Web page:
The crew loaded ice from Vessel Services on Wednesday and left Portland on Thursday for a multiday trip to catch groundfish such as haddock, pollock and redfish. Tracy said fishermen who spend days at a time at sea have a particular commitment and culture.

Friends and family members gather Wednesday evening for a candlelight vigil on the Maine State Pier for the four missing fisherman from the Portland-based Emmy Rose. Shawn Patrick Ouellette/Staff Photographer

“Some of these guys come and go,” he said. “These were all fishermen that were all very much a part of the Portland fishing scene.”

Vessel Services is among those raising money for the men’s partners and children. Tracy plans to divide the donations between the four families before Christmas.

“These were relatively young men in their early 40s and 30s and 20s,” he said. “Many of them have young kids and girlfriends and wives who really rely on them for their trips. Literally this is very much a trip-by-trip economy.”

Family members and friends did not respond to messages through social media and GoFundMe. But messages on the individual fundraising pages spoke of their heartbreak and provided a glimpse into the lives of the four men.

One page showed a black-and-white photo of Porper smiling with a young woman, and another shot of the two of them with their daughter. Another described Ward as “a hard worker, a loving father, dedicated boyfriend, an honest friend, and man any family member could be proud of.”

“He pushed himself to be better and do better for his family, though he didn’t realize just how much we all loved and cherished him just the way he was,” Ward’s page said. “He was the type of friend that you could go months without seeing or talking to, but the moment you did see him, you picked up right where you left off.”

One person who contributed to Ward’s campaign wrote: “The ocean is an unforgiving place and it takes a strong person to be a fisherman. I thank all the men, who gave their life so people had food on their plate and their belly was never empty. Thank you for all you’ve done for our community.”

A third page said Matthews died doing what he loved. His daughter, Reyann, shared a statement written by a friend: “This world not only lost a loved father, but a family man, and a legendary fisherman. He left an imprint on these waters, and a memory on these docks that’ll never fade. He will be missed by so many.”

The tragedy has been constantly on the minds and in the conversations of many on the Portland Fish Pier this week.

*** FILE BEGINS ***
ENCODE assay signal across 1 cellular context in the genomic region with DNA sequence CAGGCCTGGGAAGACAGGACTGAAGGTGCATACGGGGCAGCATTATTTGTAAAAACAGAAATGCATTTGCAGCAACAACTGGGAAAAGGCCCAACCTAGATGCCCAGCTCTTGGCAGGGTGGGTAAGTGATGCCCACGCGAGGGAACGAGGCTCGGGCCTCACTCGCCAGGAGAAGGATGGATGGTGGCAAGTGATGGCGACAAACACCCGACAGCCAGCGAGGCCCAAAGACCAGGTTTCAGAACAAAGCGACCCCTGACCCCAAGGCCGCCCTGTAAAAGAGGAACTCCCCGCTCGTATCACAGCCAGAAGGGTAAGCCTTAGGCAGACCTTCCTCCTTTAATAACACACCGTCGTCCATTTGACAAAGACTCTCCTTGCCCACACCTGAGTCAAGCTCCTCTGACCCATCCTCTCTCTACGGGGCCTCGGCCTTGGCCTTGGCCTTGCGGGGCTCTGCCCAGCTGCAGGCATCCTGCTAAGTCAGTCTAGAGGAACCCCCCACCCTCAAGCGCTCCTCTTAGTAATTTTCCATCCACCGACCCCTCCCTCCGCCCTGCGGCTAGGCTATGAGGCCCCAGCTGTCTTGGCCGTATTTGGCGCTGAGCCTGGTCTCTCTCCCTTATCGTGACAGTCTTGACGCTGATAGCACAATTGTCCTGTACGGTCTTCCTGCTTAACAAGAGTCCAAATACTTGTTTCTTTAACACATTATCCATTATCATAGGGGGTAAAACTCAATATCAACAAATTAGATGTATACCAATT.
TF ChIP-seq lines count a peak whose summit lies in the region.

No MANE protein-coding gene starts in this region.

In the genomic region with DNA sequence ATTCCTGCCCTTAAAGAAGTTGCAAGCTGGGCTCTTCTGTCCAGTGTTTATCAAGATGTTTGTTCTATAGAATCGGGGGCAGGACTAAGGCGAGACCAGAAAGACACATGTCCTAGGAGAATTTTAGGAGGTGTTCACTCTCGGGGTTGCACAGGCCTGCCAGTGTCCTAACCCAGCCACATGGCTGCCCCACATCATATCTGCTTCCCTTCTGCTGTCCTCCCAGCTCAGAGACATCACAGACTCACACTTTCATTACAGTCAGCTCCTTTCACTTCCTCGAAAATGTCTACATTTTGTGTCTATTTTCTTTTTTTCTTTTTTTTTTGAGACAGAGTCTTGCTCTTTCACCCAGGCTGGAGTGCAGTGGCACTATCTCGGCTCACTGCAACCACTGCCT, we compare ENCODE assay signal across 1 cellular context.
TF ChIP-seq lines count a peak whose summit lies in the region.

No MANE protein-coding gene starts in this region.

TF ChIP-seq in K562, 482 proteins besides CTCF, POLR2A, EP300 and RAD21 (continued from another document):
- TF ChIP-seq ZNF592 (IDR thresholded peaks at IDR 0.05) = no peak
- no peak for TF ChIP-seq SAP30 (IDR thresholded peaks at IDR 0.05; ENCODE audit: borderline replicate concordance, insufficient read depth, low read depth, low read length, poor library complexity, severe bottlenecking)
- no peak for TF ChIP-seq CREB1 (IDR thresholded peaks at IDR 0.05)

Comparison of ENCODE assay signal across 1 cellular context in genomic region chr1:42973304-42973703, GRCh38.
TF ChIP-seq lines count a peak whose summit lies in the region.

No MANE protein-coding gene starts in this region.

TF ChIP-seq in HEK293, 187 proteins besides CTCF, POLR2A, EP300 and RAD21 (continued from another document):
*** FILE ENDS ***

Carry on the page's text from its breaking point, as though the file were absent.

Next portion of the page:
“You could see some of the other crews and boats, and you could see that it weighs on them, not just because they have personal relationships with these guys and they are a close-knit community, but the acknowledgement that this could happen at any time to anybody,” Tracy said.

Longtime fisherman Marshall Alexander said it has been a difficult year for fisherman in southern Maine. He recalled when the Hayley Ann sank 50 miles southeast of Portland on Jan. 24, claiming Arnold “Joe” Nickerson IV, the 60-year-old captain from Arundel, and 44-year-old crew member Christopher Pinkham of Boothbay Harbor.

“It’s very hard when these things do happen, OK,” Alexander, 74, said. “You know, we care about all of us fisherman.”

Ben Martens, executive director of the Maine Coast Fishermen’s Association, said many have shifted their focus to supporting the families in the coming days and weeks. Their loss comes as the groundfishing market is hurting from the coronavirus pandemic, he said.

“I think everybody has been trying to piece it together trip by trip, and there’s not a lot of wiggle room in the industry when it comes to finances,” Martens said. “Anybody that has the capacity to support these families, I would encourage them to do so.”

The association also has partnered with the Maine chapter of the National Alliance on Mental Illness since the sinking of the Hayley Ann, publishing blog entries about wellness and mental health. Greg Marley, the clinical director at NAMI Maine, wrote Wednesday about the complicated emotions that come with these losses, urging family members and friends to take the time they need to process their grief. He also encouraged members of the fishing community to seek support if needed.

“Although not everyone in the fishing community may know the four crew members on the Emmy Rose, all can imagine the loss,” he wrote. “There are periods in high-risk jobs where the risk may be pushed to the back of the mind. However, when there is a loss such as this, we are reminded that there is always an inherent risk involved in everyday work.”

The federal fishing permits for the Emmy Rose are held by Boat Aaron & Melissa Inc., which is based in Westbrook. Filings with the Maine Secretary of State’s Office list Bartley McNeel of Westbrook as the president of the company.

Boat Aaron & Melissa also owned the Aaron & Melissa II, which sank 70 miles south-southeast of Portland in November 2018 during a storm with gale-force winds. All four crew members abandoned ship, entered an inflatable life raft and were rescued by a Coast Guard helicopter.

McNeel has not responded to emails from reporters.